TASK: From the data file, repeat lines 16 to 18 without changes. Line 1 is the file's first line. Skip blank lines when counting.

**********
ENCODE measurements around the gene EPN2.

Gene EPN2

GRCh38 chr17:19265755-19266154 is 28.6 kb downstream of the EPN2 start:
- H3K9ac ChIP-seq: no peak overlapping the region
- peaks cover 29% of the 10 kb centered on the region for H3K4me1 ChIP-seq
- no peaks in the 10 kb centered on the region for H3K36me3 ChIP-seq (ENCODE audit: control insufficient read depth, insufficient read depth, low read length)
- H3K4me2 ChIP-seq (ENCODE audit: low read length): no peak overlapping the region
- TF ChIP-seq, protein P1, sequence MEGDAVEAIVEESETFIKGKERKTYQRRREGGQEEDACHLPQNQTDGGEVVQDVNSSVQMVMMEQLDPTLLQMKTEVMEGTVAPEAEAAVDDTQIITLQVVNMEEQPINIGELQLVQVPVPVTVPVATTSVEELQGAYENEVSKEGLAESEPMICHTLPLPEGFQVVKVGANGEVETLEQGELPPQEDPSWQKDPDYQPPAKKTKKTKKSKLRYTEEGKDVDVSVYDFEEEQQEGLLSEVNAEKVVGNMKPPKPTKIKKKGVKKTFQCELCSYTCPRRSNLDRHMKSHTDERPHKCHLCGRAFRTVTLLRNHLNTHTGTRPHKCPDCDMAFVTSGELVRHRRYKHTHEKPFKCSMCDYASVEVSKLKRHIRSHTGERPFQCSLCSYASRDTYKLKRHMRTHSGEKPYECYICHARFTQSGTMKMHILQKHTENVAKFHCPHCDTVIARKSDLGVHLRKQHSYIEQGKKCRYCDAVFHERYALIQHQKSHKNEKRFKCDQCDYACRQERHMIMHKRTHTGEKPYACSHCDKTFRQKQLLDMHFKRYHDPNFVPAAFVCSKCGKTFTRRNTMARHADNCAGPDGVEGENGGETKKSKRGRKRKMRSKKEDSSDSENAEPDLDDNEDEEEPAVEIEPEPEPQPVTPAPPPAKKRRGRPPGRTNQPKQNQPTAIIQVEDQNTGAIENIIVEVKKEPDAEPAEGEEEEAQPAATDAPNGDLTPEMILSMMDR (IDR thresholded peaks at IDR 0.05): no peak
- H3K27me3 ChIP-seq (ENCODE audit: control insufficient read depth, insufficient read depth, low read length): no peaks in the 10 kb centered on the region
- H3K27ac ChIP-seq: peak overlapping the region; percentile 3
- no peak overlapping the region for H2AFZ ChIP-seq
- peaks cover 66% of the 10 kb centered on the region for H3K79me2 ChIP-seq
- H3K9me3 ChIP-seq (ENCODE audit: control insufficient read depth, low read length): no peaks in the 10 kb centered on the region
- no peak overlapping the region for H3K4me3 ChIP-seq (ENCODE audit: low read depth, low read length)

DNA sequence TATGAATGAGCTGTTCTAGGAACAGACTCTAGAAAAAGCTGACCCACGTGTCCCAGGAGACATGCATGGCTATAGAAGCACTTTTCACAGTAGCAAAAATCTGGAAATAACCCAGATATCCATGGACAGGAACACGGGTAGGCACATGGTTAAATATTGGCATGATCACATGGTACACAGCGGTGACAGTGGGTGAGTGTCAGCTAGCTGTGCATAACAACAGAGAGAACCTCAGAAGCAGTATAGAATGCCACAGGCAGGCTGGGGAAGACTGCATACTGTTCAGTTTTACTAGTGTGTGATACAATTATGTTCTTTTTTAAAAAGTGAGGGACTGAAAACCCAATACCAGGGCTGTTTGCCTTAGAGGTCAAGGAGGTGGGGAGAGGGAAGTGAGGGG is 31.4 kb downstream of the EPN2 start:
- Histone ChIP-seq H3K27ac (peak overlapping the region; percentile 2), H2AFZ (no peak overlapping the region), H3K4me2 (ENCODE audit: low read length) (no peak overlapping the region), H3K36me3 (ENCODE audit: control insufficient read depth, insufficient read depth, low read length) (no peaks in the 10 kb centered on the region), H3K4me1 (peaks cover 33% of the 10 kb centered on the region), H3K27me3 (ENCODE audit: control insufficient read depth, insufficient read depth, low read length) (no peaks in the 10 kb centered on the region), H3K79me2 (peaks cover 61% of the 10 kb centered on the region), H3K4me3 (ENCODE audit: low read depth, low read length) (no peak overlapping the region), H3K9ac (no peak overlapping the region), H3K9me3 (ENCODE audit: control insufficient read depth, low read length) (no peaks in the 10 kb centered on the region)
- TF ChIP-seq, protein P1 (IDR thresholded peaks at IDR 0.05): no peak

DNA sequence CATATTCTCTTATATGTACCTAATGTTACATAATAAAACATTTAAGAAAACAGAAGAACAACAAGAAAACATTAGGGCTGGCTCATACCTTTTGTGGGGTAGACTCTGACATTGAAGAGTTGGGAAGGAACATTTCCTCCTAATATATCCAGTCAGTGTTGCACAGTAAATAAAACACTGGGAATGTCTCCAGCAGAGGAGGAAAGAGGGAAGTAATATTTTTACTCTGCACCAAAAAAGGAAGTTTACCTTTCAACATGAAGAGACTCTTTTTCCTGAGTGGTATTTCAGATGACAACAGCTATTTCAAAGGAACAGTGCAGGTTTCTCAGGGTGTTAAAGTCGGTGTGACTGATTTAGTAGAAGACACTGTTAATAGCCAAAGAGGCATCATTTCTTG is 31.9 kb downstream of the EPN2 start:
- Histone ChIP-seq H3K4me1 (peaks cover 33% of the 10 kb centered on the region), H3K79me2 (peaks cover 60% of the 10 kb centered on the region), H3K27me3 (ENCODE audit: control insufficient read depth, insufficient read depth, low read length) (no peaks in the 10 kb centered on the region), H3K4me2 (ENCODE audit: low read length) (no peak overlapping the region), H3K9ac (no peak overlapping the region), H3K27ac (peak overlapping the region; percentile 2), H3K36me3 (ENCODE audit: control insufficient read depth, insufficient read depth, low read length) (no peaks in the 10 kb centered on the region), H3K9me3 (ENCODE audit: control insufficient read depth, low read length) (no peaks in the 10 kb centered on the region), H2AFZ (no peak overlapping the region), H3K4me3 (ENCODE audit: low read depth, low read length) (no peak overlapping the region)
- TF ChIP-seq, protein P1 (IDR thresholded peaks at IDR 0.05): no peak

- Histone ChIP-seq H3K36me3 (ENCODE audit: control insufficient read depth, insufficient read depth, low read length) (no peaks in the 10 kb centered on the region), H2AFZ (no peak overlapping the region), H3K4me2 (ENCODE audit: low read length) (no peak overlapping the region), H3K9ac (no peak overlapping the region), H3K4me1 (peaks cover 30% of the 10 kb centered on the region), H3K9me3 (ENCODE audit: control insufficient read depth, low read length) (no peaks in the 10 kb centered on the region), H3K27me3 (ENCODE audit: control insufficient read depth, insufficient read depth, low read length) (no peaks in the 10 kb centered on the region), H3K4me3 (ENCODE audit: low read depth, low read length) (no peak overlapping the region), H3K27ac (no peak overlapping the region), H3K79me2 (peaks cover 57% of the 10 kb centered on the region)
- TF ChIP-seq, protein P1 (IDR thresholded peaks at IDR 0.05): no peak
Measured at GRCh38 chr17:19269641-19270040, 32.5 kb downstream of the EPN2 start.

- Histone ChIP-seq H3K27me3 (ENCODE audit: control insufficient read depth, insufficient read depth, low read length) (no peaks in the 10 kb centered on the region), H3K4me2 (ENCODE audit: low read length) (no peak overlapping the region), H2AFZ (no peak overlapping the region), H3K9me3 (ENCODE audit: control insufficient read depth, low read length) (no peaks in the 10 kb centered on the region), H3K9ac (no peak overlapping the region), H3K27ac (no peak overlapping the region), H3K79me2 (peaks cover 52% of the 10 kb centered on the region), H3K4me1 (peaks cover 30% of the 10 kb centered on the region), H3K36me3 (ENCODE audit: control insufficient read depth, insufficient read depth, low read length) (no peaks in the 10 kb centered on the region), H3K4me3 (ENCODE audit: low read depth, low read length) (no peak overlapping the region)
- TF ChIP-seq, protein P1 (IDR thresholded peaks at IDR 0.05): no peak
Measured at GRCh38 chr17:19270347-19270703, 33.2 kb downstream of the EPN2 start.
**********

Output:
- Histone ChIP-seq H3K27ac (peak overlapping the region; percentile 2), H2AFZ (no peak overlapping the region), H3K4me2 (ENCODE audit: low read length) (no peak overlapping the region), H3K36me3 (ENCODE audit: control insufficient read depth, insufficient read depth, low read length) (no peaks in the 10 kb centered on the region), H3K4me1 (peaks cover 33% of the 10 kb centered on the region), H3K27me3 (ENCODE audit: control insufficient read depth, insufficient read depth, low read length) (no peaks in the 10 kb centered on the region), H3K79me2 (peaks cover 61% of the 10 kb centered on the region), H3K4me3 (ENCODE audit: low read depth, low read length) (no peak overlapping the region), H3K9ac (no peak overlapping the region), H3K9me3 (ENCODE audit: control insufficient read depth, low read length) (no peaks in the 10 kb centered on the region)
- TF ChIP-seq, protein P1 (IDR thresholded peaks at IDR 0.05): no peak

DNA sequence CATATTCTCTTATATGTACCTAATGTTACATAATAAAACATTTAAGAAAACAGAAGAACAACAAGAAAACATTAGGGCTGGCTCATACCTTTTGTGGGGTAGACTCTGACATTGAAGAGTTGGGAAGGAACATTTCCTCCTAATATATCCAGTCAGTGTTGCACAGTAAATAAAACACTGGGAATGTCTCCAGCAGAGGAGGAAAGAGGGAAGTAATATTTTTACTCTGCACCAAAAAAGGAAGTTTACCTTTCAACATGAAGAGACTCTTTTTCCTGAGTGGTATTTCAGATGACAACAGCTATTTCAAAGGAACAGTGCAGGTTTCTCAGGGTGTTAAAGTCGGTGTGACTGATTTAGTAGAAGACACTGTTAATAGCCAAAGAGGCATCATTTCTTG is 31.9 kb downstream of the EPN2 start: